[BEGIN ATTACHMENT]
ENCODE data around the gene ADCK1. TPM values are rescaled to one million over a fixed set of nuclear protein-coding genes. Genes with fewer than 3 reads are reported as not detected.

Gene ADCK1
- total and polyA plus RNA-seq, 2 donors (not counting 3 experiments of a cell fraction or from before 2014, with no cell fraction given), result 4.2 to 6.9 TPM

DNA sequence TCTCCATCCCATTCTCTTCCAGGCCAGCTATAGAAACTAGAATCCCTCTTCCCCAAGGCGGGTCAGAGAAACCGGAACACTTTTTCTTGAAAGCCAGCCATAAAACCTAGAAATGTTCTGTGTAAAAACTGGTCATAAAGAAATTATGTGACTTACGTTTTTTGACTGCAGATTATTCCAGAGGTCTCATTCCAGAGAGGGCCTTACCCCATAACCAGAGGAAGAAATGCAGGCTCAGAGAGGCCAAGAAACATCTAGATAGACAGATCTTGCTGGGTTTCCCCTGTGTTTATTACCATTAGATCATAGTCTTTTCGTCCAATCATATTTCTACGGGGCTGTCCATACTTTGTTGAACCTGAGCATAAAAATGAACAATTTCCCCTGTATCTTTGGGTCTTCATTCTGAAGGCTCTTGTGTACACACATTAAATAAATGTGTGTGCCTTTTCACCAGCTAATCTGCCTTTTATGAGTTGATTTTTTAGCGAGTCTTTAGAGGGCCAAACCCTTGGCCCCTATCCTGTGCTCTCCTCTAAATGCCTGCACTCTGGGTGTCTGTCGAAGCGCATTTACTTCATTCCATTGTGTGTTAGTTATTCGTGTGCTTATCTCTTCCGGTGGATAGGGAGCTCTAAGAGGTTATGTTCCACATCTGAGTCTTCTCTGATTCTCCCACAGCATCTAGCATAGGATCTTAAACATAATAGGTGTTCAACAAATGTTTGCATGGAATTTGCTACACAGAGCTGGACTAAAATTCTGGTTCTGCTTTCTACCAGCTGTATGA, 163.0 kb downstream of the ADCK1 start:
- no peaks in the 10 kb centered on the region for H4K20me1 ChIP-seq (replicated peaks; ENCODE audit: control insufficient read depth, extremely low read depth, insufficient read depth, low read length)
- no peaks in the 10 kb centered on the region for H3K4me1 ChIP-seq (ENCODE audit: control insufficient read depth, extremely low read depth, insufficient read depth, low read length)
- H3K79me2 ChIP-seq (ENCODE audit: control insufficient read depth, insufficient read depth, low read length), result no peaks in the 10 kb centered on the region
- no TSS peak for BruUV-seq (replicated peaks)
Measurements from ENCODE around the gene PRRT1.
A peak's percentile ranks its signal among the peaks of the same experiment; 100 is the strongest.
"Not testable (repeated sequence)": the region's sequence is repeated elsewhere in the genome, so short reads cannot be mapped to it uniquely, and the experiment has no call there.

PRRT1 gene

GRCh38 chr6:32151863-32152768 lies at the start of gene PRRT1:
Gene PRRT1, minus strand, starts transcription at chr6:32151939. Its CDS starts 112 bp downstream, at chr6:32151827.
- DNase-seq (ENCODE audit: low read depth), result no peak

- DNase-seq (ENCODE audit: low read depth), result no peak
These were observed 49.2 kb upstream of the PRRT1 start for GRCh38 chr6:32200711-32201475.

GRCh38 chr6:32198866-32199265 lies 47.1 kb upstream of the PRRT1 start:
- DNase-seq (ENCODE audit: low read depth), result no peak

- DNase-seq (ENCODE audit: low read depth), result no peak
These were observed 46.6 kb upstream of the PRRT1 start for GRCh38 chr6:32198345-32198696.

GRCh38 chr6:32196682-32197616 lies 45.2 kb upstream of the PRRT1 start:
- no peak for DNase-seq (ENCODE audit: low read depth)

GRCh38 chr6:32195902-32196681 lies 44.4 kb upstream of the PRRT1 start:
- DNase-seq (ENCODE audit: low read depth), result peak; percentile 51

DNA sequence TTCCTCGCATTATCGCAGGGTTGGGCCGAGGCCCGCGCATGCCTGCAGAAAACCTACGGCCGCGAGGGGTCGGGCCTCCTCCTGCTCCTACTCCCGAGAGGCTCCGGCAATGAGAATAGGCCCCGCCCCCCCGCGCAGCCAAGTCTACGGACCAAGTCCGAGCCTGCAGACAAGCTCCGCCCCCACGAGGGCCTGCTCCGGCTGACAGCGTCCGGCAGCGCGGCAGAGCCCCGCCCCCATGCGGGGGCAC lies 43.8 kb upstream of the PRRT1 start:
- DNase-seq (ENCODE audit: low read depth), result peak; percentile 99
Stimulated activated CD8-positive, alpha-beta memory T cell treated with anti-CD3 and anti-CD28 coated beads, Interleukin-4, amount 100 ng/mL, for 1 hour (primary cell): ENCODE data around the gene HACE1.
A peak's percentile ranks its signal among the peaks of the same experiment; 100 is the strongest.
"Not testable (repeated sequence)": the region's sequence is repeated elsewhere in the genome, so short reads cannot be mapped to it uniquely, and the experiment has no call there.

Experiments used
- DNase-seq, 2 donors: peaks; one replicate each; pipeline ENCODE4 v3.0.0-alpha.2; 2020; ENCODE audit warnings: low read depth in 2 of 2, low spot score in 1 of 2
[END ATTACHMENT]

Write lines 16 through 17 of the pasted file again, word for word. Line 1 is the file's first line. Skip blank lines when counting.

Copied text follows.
- DNase-seq (ENCODE audit: low read depth), result no peak
These were observed 49.2 kb upstream of the PRRT1 start for GRCh38 chr6:32200711-32201475.